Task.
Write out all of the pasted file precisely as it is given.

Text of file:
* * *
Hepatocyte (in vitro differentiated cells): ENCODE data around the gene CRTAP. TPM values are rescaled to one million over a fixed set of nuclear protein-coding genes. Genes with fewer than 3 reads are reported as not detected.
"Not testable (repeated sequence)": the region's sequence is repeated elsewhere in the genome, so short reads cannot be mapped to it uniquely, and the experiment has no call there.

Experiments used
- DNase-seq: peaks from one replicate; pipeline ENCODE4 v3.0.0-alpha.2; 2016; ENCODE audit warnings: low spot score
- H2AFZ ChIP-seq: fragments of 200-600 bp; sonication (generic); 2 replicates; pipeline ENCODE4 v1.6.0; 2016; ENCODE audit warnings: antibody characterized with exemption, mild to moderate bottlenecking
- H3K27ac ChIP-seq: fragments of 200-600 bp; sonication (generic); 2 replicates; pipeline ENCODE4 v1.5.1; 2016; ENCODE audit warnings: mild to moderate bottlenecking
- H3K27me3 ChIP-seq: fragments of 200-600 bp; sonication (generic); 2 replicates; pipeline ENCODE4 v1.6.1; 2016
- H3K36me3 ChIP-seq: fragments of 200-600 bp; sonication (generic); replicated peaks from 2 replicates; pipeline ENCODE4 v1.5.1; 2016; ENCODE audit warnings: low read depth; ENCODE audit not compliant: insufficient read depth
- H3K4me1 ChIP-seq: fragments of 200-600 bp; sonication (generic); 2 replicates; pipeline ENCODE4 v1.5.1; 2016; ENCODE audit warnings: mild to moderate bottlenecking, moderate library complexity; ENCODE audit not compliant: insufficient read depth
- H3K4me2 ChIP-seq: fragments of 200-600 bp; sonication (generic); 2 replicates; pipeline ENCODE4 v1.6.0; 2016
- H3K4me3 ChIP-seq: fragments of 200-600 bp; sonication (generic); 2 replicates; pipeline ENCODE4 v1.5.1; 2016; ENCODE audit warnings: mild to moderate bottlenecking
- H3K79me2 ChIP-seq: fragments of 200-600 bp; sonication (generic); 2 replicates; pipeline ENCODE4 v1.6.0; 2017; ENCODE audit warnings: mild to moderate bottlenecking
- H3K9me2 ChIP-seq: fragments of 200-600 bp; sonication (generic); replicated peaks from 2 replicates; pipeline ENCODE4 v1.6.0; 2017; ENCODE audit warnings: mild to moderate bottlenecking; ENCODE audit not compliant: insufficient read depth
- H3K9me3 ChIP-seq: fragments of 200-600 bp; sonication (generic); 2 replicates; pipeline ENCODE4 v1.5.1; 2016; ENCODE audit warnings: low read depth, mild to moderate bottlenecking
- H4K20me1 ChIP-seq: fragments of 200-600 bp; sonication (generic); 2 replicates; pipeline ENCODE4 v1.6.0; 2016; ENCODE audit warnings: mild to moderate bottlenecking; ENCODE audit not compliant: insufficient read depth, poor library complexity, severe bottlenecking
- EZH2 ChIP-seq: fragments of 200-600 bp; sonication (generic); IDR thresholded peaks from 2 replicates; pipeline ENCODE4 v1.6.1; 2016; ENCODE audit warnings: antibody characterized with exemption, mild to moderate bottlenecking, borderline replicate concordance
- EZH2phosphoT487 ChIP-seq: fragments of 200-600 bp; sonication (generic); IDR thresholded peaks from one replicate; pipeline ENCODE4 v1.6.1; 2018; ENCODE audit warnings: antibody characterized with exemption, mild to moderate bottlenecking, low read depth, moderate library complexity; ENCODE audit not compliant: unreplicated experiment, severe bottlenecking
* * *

Hepatocyte (in vitro differentiated cells): ENCODE data around the gene CRTAP. TPM values are rescaled to one million over a fixed set of nuclear protein-coding genes. Genes with fewer than 3 reads are reported as not detected.
"Not testable (repeated sequence)": the region's sequence is repeated elsewhere in the genome, so short reads cannot be mapped to it uniquely, and the experiment has no call there.

Experiments used
- DNase-seq: peaks from one replicate; pipeline ENCODE4 v3.0.0-alpha.2; 2016; ENCODE audit warnings: low spot score
- H2AFZ ChIP-seq: fragments of 200-600 bp; sonication (generic); 2 replicates; pipeline ENCODE4 v1.6.0; 2016; ENCODE audit warnings: antibody characterized with exemption, mild to moderate bottlenecking
- H3K27ac ChIP-seq: fragments of 200-600 bp; sonication (generic); 2 replicates; pipeline ENCODE4 v1.5.1; 2016; ENCODE audit warnings: mild to moderate bottlenecking
- H3K27me3 ChIP-seq: fragments of 200-600 bp; sonication (generic); 2 replicates; pipeline ENCODE4 v1.6.1; 2016
- H3K36me3 ChIP-seq: fragments of 200-600 bp; sonication (generic); replicated peaks from 2 replicates; pipeline ENCODE4 v1.5.1; 2016; ENCODE audit warnings: low read depth; ENCODE audit not compliant: insufficient read depth
- H3K4me1 ChIP-seq: fragments of 200-600 bp; sonication (generic); 2 replicates; pipeline ENCODE4 v1.5.1; 2016; ENCODE audit warnings: mild to moderate bottlenecking, moderate library complexity; ENCODE audit not compliant: insufficient read depth
- H3K4me2 ChIP-seq: fragments of 200-600 bp; sonication (generic); 2 replicates; pipeline ENCODE4 v1.6.0; 2016
- H3K4me3 ChIP-seq: fragments of 200-600 bp; sonication (generic); 2 replicates; pipeline ENCODE4 v1.5.1; 2016; ENCODE audit warnings: mild to moderate bottlenecking
- H3K79me2 ChIP-seq: fragments of 200-600 bp; sonication (generic); 2 replicates; pipeline ENCODE4 v1.6.0; 2017; ENCODE audit warnings: mild to moderate bottlenecking
- H3K9me2 ChIP-seq: fragments of 200-600 bp; sonication (generic); replicated peaks from 2 replicates; pipeline ENCODE4 v1.6.0; 2017; ENCODE audit warnings: mild to moderate bottlenecking; ENCODE audit not compliant: insufficient read depth
- H3K9me3 ChIP-seq: fragments of 200-600 bp; sonication (generic); 2 replicates; pipeline ENCODE4 v1.5.1; 2016; ENCODE audit warnings: low read depth, mild to moderate bottlenecking
- H4K20me1 ChIP-seq: fragments of 200-600 bp; sonication (generic); 2 replicates; pipeline ENCODE4 v1.6.0; 2016; ENCODE audit warnings: mild to moderate bottlenecking; ENCODE audit not compliant: insufficient read depth, poor library complexity, severe bottlenecking
- EZH2 ChIP-seq: fragments of 200-600 bp; sonication (generic); IDR thresholded peaks from 2 replicates; pipeline ENCODE4 v1.6.1; 2016; ENCODE audit warnings: antibody characterized with exemption, mild to moderate bottlenecking, borderline replicate concordance
- EZH2phosphoT487 ChIP-seq: fragments of 200-600 bp; sonication (generic); IDR thresholded peaks from one replicate; pipeline ENCODE4 v1.6.1; 2018; ENCODE audit warnings: antibody characterized with exemption, mild to moderate bottlenecking, low read depth, moderate library complexity; ENCODE audit not compliant: unreplicated experiment, severe bottlenecking